Coloured Fin Ltd. of Trinidad sold their 4960BHP twin screw anchor handling tug "Theseus" (ex-Geronimo Two, Britoil 3, Redoubtable, Chambon Alize, Sea Husky) to private interests. The vessel was sold "as is" with fire damage to the accommodation and bridge. The 130' x 32.5' tug was originally built by Brodogradiliste Tito of Yugoslavia as "Sea Husky" and is powered with twin B&W 16V23LU diesels driving controllable pitch props in active kort nozzles providing abt. 80 tons bollard pull. The tug, renamed "Jupiter 6" was lying damaged in Trinidad at the time of the sale. This is the 5th sale or purchase Marcon has worked on with Coloured Fin.
marcon.com...



posted on Oct, 2 2005 @ 11:39 AM
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I don't know about the Indian ocean, but in the Bermuda triangle scientists think huge releases of gas from underwater activity cause the water to loose its density very quickly. Causing a ship to go down in a matter of seconds.



posted on Oct, 2 2005 @ 12:09 PM
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No matter what vessel it is, still pretty mysterious.

Those gas bubble theories in the Bermuda region were proven impossible (or at least 99.9% improbable). Cant remember exactly where I saw that, I think they also did some experiments on the tv show 'Myth Busters' according to whom it was impossible.



posted on Oct, 2 2005 @ 12:28 PM
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Strange to have this tug just disappear like that without any communication. Your mind can go wild when thinking of the possible causes that lead to this ships disappearance. Could it have been one of those recently discovered rouge waves that pop up out of no where? The Indian Ocean has been a pretty active place in the last couple of years; could something have taken place originating from the sea floor? This tug would have had to cross by the Cape of Good Hope, I believe, which is notorious for being one of the more dangerous areas to traverse in a boat. Could the tug have been damaged in that dangerous area off the southern tip of Africa? In my opinion, member Journey is probably spot on with his theory. I remember watching an episode of Deep Sea Detectives, on the history channel, and they were investigating a similar incident.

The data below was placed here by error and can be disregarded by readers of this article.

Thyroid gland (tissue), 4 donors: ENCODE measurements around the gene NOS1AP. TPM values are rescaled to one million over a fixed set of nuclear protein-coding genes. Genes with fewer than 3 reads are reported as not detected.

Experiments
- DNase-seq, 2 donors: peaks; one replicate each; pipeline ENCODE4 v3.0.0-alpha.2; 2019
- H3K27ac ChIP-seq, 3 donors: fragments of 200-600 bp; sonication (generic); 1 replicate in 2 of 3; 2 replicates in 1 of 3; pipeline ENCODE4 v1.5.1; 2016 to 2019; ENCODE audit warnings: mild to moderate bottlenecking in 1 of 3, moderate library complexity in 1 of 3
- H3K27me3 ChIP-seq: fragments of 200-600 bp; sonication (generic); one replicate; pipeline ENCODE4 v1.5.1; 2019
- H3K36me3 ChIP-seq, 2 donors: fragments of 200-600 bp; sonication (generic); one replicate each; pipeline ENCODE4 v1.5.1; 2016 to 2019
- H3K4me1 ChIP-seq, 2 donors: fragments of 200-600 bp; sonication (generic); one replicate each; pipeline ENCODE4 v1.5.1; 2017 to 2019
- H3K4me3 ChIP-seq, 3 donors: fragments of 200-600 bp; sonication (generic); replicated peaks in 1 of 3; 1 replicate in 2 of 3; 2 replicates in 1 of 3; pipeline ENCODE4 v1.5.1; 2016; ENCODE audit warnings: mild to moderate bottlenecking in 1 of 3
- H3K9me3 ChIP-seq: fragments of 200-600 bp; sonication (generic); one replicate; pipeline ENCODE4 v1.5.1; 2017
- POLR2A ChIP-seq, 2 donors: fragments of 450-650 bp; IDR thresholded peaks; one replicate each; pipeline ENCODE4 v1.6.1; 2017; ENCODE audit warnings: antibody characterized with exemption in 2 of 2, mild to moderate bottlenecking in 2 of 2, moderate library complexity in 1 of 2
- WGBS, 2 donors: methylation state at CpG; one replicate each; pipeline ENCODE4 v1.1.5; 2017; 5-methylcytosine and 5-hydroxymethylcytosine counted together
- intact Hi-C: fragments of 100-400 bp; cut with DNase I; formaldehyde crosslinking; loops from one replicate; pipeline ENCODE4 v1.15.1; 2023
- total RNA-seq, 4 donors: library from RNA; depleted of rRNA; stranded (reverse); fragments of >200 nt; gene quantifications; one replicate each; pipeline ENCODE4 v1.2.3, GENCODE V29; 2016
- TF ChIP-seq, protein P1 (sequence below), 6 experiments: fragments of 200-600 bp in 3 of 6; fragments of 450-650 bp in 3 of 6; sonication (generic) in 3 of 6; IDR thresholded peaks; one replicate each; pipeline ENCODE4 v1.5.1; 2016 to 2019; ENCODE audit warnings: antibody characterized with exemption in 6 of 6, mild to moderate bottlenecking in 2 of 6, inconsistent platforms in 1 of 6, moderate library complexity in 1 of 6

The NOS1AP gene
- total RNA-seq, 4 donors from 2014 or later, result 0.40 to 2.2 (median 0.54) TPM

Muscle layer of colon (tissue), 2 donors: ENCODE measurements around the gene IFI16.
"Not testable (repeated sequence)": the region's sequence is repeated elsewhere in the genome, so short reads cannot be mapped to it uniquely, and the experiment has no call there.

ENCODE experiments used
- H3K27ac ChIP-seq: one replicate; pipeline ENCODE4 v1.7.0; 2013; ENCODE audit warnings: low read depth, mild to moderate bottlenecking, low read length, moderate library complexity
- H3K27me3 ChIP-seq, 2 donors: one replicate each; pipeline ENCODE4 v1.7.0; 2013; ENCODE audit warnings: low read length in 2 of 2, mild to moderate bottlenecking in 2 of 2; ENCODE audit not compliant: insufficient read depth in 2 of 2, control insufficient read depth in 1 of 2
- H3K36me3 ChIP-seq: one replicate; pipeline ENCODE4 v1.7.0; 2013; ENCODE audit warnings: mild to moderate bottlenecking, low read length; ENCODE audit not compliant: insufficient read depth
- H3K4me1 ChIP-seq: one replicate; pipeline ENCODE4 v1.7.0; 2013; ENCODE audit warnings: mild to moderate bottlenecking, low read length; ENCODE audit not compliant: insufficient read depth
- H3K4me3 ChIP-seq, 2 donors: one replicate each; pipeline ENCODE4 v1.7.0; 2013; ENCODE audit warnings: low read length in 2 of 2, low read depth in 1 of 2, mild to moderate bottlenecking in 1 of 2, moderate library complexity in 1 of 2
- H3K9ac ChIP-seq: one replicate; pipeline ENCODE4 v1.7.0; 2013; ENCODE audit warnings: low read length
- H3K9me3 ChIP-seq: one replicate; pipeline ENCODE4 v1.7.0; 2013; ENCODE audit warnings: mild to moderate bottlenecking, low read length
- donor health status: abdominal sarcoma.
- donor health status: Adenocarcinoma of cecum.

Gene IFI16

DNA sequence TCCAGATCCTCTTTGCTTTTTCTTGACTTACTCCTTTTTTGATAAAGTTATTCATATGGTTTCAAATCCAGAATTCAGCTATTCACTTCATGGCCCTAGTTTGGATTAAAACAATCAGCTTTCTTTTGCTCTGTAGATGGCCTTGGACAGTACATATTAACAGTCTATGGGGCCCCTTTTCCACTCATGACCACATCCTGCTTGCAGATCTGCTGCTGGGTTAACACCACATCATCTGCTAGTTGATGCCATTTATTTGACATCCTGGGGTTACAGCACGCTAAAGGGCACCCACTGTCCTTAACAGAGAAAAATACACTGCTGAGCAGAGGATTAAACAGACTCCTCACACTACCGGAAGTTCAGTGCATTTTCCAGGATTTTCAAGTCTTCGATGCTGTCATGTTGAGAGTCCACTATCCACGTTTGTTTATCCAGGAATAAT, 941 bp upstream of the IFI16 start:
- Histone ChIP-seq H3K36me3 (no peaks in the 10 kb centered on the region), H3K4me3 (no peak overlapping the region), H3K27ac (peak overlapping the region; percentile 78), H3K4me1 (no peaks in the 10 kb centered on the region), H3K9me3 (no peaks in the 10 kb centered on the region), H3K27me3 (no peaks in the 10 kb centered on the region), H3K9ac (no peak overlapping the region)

The sinking of the Tug, Thomas Herbert, off the coast of New Jersey, had everyone puzzled when it disappeared in the spring of 93. It went down quickly, but two crew members were able to survive and it was their accounts of the incident that helped the detectives come to their conclusion. They believe that the tug probably had mechanical problems and "stalled" allowing the barge they were towing to essentially run over, and sink, them. Interesting story and most likely the probably cause of this disappearance.

www.njscuba.net...

*Details about three quarters of the way down the page.



[edit on 2-10-2005 by skychief]



posted on Oct, 2 2005 @ 03:12 PM
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Originally posted by skychief

In my opinion, member Journey is probably spot on with his theory.

I agree. I think that sounds like the most likely scenario. If that´s the case, they should be able to find scratches or something on the SAPSAN whenever they get a chance to inspect it.

Regenmacher, Great work (and nice to see a picture of Jupiter 6).

So... Jupiter 6´s previous names are: Theseus, Geronimo Two, Britoil 3, Redoubtable, Chambon Alize and Sea Husky ...



posted on Oct, 2 2005 @ 03:26 PM
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Originally posted by The_Modulus
No matter what vessel it is, still pretty mysterious.

Those gas bubble theories in the Bermuda region were proven impossible (or at least 99.9% improbable). Cant remember exactly where I saw that, I think they also did some experiments on the tv show 'Myth Busters' according to whom it was impossible.


Actually your thinking is twisted 180 degrees. The Mythbusters confirmed that freak waves and methane bubbles could accound for a good portion of lost ships and planes in the bermuda triangle. It doesn't take that much methane to stall a prop engine and currents can capsize and cause monster waves to appear from no where.



posted on Oct, 2 2005 @ 04:38 PM
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My thinking?
I just remembered wrong dude...
But I do stand corrected.



posted on Oct, 2 2005 @ 05:17 PM
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Originally posted by sardion2000
...
The Mythbusters confirmed that freak waves and methane bubbles could accound for a good portion of lost ships and planes in the bermuda triangle.
...


Long live Mythbusters!

Anyways; Interesting story but I'd like some more information on the investigation if someone happens to stumble across anything...



posted on Oct, 2 2005 @ 07:28 PM